Suppose that random numbers x are generated on the computer using the following procedure:

  1. Generate two numbers $x_1$, $x_2$ from a uniform distribution $\mathcal{U}$([0,1])
  2. If $x_1$ > f, take x = $x_2$, otherwise x = m $x_2$,

where f and m are two real constants between 0 and 1.

The value of f=0.2 is known, while m is unknown and we want to infer its value from a list of N outputs using the Maximum Likelihood Estimator.

I somehow managed to write the pdf $p_X(x)$ for a single observation:


where $\mathcal{I}(a<x<b)$ is the indicator function.

The likelihood is defined as $\mathcal{L}=\prod_i p(x_i)$, and in order to find the MLE i have to solve the known equation $\frac{d}{dm}\log\mathcal{L}=0$.

I find some issues in writing the likelihood, because i find myself with

$\mathcal{L(m|x_1,...,x_N)}=\prod_i p(x_i)=\frac{1}{(m(1+f)+f)^a}+\frac{(1-f)^{N-a}}{(m(1+f)+f)^{N-a}}$, where $a$ is the number of observations $x_i$ for which $x_i<m$. But i added a further unknown parameter to my problem.

I think I am having some issues multiplying the indicator functions, or maybe I have determined the wrong pdf for my problem.

Many thanks in advance.

  • 1
    $\begingroup$ What does "$a$" represent and how do you manage to convert a product of $N$ quantities into a sum of just two quantities?? $\endgroup$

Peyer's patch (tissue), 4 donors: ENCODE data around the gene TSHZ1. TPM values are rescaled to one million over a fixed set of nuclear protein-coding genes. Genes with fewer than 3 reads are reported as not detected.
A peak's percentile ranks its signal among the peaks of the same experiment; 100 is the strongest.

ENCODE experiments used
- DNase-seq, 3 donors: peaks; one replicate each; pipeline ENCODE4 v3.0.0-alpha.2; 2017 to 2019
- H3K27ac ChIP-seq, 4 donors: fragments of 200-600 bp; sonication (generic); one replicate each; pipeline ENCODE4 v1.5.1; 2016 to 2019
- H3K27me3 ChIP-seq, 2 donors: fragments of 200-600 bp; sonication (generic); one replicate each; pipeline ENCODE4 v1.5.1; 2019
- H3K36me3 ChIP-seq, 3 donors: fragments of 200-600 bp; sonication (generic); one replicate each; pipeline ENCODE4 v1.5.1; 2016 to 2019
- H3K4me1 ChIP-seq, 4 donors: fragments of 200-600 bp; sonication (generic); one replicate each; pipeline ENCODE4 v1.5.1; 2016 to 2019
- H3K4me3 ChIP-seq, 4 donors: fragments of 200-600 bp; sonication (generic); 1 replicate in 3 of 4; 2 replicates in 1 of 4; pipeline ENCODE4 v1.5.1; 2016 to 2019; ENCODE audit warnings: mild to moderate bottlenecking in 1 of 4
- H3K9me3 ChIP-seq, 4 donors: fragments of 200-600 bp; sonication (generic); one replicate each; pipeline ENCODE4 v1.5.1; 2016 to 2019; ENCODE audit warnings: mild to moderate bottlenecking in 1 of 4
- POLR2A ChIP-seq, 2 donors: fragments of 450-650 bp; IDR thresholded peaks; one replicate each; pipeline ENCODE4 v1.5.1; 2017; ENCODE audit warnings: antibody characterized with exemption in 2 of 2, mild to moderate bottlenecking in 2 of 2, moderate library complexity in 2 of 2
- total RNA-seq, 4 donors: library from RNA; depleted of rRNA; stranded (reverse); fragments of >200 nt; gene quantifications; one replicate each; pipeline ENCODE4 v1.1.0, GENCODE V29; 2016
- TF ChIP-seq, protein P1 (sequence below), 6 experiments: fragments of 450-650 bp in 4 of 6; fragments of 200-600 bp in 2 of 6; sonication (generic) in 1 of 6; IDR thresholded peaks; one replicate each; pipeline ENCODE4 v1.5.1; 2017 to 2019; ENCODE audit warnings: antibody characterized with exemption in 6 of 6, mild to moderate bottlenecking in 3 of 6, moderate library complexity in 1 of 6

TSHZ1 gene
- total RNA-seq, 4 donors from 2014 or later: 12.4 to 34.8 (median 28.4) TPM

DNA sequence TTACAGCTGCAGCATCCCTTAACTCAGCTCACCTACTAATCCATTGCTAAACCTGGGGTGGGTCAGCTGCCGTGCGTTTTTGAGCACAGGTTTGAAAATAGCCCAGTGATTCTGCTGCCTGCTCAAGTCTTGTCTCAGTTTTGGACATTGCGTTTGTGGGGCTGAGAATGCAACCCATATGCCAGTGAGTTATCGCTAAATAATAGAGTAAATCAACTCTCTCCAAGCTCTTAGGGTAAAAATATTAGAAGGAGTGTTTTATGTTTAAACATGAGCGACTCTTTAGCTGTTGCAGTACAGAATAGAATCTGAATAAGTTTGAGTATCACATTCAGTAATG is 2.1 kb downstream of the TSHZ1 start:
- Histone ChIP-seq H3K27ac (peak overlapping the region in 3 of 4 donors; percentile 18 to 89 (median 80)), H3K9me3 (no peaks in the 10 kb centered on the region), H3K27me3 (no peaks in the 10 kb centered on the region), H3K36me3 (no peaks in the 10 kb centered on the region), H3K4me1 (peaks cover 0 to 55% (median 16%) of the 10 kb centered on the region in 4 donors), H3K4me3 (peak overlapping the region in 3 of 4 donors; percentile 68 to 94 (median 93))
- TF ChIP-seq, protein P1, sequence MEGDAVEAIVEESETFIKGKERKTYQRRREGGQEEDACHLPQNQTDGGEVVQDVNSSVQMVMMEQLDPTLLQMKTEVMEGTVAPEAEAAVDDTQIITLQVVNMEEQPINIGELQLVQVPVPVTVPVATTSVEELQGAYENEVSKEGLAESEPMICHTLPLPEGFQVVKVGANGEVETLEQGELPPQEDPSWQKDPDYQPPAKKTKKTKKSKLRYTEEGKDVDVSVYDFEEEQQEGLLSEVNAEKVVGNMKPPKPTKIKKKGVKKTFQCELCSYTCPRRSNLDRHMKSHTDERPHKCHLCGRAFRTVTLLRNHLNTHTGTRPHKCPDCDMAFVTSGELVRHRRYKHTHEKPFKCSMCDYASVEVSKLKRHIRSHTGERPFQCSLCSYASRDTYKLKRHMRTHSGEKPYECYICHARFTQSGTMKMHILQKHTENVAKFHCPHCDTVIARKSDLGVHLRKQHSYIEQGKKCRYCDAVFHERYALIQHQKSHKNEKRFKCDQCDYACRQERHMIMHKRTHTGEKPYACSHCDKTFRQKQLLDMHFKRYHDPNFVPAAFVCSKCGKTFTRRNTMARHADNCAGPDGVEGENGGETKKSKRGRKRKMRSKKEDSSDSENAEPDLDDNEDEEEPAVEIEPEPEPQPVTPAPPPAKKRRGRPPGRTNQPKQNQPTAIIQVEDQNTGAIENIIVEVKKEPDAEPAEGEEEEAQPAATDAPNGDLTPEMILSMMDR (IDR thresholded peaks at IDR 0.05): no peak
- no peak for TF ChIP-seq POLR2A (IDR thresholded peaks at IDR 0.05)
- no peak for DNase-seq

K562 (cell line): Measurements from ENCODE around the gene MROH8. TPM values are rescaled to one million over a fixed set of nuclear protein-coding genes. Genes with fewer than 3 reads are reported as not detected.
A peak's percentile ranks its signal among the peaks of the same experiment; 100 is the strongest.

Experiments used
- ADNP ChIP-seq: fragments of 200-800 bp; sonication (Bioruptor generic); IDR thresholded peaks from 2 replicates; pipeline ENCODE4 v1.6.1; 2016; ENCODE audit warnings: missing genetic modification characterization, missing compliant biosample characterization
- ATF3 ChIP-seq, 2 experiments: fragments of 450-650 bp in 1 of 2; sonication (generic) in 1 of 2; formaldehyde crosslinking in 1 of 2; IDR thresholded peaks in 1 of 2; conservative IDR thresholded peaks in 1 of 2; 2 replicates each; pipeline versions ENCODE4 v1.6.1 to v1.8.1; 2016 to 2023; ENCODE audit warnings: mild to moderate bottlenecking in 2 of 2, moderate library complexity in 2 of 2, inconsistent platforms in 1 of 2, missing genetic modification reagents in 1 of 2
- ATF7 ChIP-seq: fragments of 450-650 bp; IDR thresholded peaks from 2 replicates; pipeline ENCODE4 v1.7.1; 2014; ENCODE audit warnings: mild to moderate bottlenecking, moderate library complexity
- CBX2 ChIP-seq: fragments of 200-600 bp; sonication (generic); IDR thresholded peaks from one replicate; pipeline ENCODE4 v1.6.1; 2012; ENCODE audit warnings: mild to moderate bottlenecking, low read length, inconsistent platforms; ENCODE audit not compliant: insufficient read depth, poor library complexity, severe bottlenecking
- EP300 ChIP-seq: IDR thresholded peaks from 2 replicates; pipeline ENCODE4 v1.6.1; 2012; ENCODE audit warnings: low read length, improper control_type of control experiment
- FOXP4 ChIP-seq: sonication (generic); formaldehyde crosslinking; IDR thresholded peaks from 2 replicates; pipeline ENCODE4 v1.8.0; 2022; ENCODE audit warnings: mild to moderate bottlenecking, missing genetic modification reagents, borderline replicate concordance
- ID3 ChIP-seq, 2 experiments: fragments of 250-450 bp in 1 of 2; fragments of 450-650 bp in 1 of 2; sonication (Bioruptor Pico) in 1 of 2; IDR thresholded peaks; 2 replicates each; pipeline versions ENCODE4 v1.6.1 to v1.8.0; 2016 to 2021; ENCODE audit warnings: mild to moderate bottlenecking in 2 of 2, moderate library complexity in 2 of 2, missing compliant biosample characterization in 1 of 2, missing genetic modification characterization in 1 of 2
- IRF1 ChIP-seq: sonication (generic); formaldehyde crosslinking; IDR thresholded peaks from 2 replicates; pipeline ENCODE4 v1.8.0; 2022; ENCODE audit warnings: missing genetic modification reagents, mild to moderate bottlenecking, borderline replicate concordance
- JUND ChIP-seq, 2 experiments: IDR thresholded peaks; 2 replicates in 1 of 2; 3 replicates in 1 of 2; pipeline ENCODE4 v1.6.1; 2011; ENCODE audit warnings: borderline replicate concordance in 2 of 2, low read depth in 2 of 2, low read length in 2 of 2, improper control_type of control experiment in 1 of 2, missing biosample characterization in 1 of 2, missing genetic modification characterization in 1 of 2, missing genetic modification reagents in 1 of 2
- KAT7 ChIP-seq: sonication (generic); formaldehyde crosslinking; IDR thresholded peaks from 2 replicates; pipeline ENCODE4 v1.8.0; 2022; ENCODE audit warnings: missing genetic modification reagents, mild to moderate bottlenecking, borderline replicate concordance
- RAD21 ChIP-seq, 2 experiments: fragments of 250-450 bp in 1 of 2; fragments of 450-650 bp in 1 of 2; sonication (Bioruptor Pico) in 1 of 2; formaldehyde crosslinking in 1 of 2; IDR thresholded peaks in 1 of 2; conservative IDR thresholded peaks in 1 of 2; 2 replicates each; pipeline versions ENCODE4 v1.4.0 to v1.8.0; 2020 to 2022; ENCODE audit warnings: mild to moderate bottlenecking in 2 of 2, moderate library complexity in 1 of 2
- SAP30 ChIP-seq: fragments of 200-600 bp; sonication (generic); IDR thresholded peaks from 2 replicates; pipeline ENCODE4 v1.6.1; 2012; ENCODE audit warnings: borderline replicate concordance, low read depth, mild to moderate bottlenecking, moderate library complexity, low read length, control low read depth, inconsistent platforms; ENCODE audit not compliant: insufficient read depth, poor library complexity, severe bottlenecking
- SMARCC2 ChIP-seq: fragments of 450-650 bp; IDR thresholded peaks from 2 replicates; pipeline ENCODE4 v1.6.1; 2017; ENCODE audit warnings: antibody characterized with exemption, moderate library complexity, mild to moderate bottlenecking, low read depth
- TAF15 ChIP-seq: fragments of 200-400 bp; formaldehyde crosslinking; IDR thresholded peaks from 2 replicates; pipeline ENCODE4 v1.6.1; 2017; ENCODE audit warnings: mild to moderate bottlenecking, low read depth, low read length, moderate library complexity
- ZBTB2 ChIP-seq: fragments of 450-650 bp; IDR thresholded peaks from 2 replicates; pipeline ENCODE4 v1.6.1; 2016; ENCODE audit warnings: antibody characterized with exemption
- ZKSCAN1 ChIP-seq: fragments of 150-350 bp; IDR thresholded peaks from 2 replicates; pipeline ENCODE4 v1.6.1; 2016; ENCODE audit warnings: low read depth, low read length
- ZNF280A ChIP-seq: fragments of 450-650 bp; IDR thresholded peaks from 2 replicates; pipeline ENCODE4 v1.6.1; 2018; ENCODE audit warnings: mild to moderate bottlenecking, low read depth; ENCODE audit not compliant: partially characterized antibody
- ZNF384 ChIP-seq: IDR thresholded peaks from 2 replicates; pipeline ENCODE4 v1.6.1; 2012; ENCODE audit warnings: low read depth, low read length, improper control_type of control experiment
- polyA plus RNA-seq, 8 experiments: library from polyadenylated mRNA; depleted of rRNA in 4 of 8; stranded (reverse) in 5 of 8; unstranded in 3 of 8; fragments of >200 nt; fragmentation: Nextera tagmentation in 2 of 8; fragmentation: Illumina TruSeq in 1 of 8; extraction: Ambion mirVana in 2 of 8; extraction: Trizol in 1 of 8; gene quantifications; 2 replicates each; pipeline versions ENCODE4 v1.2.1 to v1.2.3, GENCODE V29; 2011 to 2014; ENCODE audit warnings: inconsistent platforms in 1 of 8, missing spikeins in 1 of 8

– whuber
    Commented Sep 3, 2023 at 15:45

1 Answer 1


As $x_1$ and $x_2$ are independent, the PDF can be written as a mixture of two uniform distributions, one with probability $(1-f)$ and support $(0,1)$, and the other with probability $f$ and support $(0,m)$:

$$p(x) = {f \over m}1(x \leq m) + 1 - f$$

As a check, we show this integrates to one:

$$\int_0^1\left({f \over m}1(x \leq m) + 1 - f\right)dx = {f \over m}\int_0^mdx+(1-f)\int_0^1dx = f+(1-f) = 1$$

The multivariate version is:

$$\begin{eqnarray} p(x) &=& \Pi_{i=1}^n\left({f \over m}1(x_i \leq m) + 1 - f\right)\\ &=&\Pi_{i:x_i\leq m}\left({f \over m}+1-f\right)\Pi_{i:x_i>m}(1-f)\\ &\propto&\left({f \over m}+1-f\right)^{n(x \leq m)}(1-f)^{n - n(x \leq m)} \\ &\propto& \left(1+{f \over (1-f)m}\right)^{n(x \leq m)} \end{eqnarray}$$

where $n(x \leq m)$ is the number of observations for which $x \leq m$. The $\propto$ in the last two lines is because we have moved from evaluating the probability based on each $x_i$ to evaluating the probability based on $n(x \leq m)$; we need to find the constant of integration, which is straightforward:

$$p(x) = {\left(1+{f \over (1-f)m}\right)^{n(x \leq m)} \over \sum_{i=0}^n\left(1+{f \over (1-f)m}\right)^i}$$

Given that $m$ appears in the term $n(x \leq m)$ in the exponent as well as in the $(1 + f/((1-f)m))$ terms in both numerator and denominator and that $n(x \leq m)$ is a piecewise horizontal function with $n$ jumps, I suspect finding $\hat{m}$ by numerical methods is probably the way to go.

  • $\begingroup$ Many thanks for the answer! I thought it would look something like this. But i am pretty sure that there is an analytical solution to the MLE of m. $\endgroup$
    – zed378
    Commented Sep 4, 2023 at 7:19
  • 1
    $\begingroup$ The problem is the jumps in $n(x \leq m)$ as you increase $m$; calculus won't help you with that. $\endgroup$
    – jbowman
    Commented Sep 4, 2023 at 14:32

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